Recently, June Hu, as statistician with the University of North Carolina’s TRYUMPH Research Program (within their anesthesiology department) revealed their team’s yet-to-be-published research at the annual meeting of the American Pain Society in Tampa, Florida. Her presentation revealed that over 4 million Americans are taken to the Emergency Room each year as the result of MVA (Motor Vehicle Accidents). Ten percent of these people (400,000) end up with pain, which, instead of decreasing over the course of the first six weeks, actually increases. What she is describing here is often times the beginnings of a process called “CENTRALIZATION“. Centralization simply means that the pain has been “centralized” or locked into the Brain & Nervous System.
Interestingly enough, this is not the first time I have heard similar information. Back in the mid-1990’s while attending a seminar on WHIPLASH by the venerable Dan Murphy, he was presenting studies (possibly by Gargan & Bannister) who were saying essentially the same thing. In fact, the research from two decades ago revealed that people who were not improving at 30 days and 60 days post-accident, were not very likely to get better — ever. These were the people who entered the world of CHRONIC PAIN that Hu is speaking about.
In the same way that repeating an activity —- say, playing a trumpet —- will improve your ability to perform said activity, it can also increase your chances of developing Chronic Pain. Allow me to explain. The more you do a certain activity, the better defined the neurological pathways in the Brain and Nervous System become. The first time you picked up a trumpet, you had no idea how to handle or play it. But over time, you developed the nerve pathways to the point that you do not even have to think about playing. It just happens. It feels natural. The problem is that pain can act in the exact same manner. A person who is struggling with pain, can lock that pain into their Nervous System. In other words, there are factors (including the length of time you’ve had the pain, severity of the pain, and the nature of your injury) that actually “lock” the pain into your Brain and Nervous System. As you might surmise, this is never a good thing.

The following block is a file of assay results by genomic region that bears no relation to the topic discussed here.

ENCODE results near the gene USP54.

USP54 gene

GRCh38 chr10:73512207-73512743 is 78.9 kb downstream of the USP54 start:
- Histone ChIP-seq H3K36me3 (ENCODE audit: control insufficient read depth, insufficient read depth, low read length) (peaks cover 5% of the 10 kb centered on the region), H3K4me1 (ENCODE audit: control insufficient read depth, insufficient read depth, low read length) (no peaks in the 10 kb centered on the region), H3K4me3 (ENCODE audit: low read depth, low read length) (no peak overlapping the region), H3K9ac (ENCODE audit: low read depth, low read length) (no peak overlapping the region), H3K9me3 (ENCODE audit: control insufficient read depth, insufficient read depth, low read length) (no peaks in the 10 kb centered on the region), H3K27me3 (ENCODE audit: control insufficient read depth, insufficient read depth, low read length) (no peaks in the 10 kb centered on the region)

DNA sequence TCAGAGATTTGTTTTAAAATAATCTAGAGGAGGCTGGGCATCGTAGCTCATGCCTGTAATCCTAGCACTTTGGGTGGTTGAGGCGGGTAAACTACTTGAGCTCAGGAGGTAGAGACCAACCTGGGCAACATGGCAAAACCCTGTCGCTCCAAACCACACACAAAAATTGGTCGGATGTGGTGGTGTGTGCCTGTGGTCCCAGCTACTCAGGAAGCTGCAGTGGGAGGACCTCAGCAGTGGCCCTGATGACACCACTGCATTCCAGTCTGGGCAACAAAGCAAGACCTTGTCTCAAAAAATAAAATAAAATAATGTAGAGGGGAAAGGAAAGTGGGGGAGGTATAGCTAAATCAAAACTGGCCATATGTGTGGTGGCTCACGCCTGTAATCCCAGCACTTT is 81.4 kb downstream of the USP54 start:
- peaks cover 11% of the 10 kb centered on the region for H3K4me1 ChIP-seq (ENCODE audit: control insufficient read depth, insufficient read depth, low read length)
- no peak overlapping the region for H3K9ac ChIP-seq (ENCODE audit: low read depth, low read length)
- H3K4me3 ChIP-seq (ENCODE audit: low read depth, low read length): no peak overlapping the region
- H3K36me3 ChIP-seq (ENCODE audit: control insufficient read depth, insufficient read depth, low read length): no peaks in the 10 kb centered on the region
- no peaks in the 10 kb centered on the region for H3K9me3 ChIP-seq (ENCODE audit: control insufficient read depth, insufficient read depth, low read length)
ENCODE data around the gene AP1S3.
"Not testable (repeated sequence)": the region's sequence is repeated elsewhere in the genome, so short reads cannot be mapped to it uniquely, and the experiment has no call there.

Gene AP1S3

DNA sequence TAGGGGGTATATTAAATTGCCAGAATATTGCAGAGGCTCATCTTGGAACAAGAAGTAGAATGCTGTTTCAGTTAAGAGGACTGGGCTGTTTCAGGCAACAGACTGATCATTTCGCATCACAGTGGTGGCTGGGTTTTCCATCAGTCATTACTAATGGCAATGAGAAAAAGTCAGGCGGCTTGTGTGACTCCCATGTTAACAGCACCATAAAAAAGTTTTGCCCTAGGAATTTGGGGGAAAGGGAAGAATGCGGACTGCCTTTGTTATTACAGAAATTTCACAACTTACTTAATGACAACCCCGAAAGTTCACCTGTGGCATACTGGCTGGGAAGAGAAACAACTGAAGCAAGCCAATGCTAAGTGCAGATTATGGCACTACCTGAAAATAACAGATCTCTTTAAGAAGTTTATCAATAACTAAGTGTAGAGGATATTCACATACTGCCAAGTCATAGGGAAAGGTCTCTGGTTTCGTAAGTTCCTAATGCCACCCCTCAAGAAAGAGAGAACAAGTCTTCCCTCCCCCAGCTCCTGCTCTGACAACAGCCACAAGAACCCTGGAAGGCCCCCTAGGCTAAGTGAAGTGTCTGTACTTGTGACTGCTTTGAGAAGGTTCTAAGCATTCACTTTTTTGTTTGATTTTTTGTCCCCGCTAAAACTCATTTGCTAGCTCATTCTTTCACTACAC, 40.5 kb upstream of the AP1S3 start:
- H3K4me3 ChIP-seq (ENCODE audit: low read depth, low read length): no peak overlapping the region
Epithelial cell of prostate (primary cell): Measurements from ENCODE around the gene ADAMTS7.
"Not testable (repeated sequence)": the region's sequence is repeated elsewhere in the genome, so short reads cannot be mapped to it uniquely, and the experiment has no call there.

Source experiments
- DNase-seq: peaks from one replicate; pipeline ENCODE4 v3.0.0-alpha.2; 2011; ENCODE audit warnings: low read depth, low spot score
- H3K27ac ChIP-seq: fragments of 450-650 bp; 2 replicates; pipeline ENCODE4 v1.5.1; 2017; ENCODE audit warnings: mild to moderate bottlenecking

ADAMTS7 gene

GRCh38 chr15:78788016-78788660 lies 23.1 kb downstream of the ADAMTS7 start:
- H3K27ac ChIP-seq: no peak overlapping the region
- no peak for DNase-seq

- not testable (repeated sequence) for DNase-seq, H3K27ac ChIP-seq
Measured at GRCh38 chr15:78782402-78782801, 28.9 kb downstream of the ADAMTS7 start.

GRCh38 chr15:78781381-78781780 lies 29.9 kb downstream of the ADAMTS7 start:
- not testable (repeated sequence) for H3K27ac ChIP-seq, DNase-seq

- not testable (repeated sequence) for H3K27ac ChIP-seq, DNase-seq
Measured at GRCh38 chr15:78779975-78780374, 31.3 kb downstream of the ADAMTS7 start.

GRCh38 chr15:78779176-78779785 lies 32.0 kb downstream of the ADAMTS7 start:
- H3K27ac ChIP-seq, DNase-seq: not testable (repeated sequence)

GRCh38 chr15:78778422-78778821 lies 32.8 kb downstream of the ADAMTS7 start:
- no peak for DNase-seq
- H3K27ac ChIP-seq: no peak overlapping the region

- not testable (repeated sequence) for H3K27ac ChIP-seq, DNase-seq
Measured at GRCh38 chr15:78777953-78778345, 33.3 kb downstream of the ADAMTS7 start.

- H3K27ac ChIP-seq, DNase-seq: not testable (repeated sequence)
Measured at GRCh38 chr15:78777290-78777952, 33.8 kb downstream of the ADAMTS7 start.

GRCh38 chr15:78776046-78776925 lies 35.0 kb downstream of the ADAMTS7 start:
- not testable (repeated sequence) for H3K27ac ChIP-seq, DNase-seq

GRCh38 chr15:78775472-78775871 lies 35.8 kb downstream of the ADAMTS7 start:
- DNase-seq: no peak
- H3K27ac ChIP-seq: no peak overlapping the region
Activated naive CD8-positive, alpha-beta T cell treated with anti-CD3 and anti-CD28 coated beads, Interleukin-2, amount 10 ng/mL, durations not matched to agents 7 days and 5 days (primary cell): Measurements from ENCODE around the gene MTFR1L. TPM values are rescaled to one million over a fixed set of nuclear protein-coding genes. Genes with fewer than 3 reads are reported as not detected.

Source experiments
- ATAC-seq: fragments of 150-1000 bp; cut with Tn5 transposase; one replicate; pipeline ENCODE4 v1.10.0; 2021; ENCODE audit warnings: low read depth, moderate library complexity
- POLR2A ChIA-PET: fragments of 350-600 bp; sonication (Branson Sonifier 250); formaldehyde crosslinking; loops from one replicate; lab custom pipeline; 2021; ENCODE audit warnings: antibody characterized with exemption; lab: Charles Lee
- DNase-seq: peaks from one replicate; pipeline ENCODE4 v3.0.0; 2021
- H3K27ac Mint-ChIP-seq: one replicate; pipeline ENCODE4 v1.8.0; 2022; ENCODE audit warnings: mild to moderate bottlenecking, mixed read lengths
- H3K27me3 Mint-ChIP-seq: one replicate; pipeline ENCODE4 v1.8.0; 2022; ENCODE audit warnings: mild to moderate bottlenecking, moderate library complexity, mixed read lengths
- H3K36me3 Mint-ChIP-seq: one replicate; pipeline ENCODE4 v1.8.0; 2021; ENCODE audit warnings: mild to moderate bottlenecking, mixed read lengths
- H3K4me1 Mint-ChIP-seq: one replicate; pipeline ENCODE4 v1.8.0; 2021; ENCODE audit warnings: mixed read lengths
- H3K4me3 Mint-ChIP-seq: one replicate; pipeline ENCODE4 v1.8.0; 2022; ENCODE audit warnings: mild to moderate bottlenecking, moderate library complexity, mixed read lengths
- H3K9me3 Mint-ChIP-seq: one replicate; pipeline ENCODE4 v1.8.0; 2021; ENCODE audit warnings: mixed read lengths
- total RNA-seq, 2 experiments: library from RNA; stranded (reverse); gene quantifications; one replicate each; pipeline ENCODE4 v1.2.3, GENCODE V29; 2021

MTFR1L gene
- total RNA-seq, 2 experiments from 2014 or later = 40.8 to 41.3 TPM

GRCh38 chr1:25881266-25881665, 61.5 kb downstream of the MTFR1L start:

For the most part, medical doctors tend to approach these types of injuries differently than do other healthcare practitioners. The tend to prescribe ANTI-INFLAMMATION DRUGS
, Muscle Relaxers, and PAIN MEDS
. Dr. Stephen Sorsby, MD of Little Rock, Arkansas, commented on the article in MedPage Today
and said this, “There is clear evidence that reliance on opioids for more than a very short time period increases long term disability.
” Did you catch that? Pain meds actually increase
your chances of developing a long term disability. So what is a person to do? To understand what to do after an MVA, we need to look at Hu’s quote from the top of the page, where she talks about, “functional loss
“. What is “Functional Loss” you ask? It is exactly what it sounds like. A loss of ability to perform certain functions, movements, or actions, on a day-to-day basis.
If you are interested in learning more about how to deal with “Functional Loss”, our site is a great place to start. We have lots of information on WHIPLASH and MVA, INFLAMMATION, and Chronic Pain due to FASCIAL ADHESIONS, as well as hundreds of VIDEO TESTIMONIALS from those who know what we do works! If you are struggling with Chronic Pain, click the links and educate yourself. Knowledge is power, and if you are not serious about learning how to avoid living a life of Chronic Pain, you will be taken advantage of, ignored, or both, by the medical community.